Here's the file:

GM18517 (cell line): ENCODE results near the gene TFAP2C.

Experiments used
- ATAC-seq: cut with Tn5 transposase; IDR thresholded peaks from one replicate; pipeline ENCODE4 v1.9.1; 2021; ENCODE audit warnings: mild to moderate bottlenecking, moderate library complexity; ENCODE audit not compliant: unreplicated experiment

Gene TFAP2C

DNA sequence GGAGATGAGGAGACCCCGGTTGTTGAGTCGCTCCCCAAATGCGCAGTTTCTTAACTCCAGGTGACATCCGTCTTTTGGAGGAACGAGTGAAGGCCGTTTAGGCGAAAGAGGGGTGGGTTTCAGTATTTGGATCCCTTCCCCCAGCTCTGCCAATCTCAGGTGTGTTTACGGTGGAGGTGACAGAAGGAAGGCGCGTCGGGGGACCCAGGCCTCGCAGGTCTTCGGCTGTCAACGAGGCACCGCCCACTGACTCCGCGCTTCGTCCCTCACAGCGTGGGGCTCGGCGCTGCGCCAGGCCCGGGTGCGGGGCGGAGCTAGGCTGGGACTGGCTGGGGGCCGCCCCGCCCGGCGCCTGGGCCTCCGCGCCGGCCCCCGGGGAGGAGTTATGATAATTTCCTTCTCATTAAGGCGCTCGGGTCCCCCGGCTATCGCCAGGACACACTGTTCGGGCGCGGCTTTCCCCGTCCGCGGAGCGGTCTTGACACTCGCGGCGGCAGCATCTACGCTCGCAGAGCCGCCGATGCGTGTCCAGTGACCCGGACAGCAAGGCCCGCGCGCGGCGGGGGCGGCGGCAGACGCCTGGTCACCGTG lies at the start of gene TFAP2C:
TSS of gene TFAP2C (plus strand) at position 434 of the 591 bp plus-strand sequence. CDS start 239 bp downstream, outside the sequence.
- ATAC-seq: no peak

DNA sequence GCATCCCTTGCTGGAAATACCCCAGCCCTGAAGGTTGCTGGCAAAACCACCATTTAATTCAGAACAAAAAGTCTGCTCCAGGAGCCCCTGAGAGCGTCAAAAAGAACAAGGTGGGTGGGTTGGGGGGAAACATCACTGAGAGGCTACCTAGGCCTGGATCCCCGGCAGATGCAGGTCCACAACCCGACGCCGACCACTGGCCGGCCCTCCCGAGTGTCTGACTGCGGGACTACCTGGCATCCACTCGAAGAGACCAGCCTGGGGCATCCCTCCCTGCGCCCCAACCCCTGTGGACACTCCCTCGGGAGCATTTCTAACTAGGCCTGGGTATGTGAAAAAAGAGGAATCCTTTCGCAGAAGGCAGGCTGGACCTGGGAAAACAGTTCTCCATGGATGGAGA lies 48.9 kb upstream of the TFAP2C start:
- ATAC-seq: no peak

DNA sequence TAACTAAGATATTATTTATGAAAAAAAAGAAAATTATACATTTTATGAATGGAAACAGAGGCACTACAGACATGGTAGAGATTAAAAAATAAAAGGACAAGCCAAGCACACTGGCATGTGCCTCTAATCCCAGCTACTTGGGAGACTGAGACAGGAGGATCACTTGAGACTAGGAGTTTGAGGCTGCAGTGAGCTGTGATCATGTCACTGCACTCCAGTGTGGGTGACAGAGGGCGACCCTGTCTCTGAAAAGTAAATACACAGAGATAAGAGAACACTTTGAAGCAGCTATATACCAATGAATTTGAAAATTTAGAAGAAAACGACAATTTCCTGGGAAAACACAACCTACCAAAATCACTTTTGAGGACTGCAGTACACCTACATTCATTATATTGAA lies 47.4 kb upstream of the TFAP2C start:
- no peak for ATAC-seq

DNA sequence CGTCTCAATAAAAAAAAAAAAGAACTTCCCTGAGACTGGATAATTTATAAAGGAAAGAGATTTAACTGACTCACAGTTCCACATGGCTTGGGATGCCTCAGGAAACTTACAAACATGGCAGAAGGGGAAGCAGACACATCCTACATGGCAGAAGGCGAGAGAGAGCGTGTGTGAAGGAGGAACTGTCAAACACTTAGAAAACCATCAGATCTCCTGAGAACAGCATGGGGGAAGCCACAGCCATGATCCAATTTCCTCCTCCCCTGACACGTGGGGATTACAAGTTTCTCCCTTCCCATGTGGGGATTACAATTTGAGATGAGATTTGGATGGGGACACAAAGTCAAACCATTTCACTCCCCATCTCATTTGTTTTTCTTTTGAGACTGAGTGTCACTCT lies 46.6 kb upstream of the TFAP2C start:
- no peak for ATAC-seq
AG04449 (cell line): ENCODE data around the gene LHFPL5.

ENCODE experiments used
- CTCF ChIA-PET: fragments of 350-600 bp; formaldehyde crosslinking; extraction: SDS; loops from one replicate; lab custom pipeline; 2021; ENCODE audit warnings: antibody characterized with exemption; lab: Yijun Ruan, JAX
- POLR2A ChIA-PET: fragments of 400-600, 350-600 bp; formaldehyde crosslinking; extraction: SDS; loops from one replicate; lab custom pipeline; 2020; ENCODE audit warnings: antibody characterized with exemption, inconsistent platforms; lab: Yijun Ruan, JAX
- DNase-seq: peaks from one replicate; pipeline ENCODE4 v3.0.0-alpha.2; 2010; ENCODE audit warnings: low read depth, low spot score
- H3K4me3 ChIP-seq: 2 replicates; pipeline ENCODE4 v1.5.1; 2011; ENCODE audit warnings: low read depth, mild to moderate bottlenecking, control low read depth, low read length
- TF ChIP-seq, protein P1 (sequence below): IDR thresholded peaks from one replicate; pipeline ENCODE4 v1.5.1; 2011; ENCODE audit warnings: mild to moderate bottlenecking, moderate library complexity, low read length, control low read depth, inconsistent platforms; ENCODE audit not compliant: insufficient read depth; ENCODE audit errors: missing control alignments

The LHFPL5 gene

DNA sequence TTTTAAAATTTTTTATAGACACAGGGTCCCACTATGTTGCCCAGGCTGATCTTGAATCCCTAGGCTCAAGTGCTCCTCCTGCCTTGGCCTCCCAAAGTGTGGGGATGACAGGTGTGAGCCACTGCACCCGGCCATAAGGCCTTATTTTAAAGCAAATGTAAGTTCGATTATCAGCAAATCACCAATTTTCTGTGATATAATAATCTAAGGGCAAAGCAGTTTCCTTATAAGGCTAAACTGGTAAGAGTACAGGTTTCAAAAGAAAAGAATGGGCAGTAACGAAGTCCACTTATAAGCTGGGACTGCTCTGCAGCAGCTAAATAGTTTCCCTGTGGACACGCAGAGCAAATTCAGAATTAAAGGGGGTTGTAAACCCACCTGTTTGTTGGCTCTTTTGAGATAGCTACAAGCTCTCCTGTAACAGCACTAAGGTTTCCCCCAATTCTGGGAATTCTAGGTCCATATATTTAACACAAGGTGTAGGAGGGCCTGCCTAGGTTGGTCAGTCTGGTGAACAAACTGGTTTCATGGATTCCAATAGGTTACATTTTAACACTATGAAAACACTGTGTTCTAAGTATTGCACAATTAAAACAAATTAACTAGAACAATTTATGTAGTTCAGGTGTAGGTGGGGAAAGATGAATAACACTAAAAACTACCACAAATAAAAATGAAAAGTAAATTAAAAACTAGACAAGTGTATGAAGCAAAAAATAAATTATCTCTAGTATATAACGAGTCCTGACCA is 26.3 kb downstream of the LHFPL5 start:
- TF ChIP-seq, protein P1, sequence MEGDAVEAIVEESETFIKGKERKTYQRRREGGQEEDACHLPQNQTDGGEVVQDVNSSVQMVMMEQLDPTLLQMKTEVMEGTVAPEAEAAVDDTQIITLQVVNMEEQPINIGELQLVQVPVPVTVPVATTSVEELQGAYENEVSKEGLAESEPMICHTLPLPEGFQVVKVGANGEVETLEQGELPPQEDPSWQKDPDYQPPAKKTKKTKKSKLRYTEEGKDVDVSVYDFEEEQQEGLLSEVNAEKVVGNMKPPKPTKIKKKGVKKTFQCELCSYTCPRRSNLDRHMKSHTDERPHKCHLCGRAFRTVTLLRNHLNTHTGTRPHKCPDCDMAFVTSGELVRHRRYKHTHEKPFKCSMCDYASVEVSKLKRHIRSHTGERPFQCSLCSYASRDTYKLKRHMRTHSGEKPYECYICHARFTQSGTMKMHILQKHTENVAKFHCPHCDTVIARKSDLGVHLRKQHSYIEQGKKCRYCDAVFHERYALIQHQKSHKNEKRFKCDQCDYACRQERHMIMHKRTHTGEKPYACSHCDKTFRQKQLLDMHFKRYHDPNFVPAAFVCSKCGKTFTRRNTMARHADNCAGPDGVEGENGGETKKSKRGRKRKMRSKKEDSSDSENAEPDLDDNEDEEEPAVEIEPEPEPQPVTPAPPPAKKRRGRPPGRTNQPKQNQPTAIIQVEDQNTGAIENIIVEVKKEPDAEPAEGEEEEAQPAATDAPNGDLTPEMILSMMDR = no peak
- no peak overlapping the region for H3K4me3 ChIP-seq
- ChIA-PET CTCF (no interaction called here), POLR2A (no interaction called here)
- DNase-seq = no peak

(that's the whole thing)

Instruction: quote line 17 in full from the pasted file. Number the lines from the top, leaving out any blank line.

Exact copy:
- POLR2A ChIA-PET: fragments of 400-600, 350-600 bp; formaldehyde crosslinking; extraction: SDS; loops from one replicate; lab custom pipeline; 2020; ENCODE audit warnings: antibody characterized with exemption, inconsistent platforms; lab: Yijun Ruan, JAX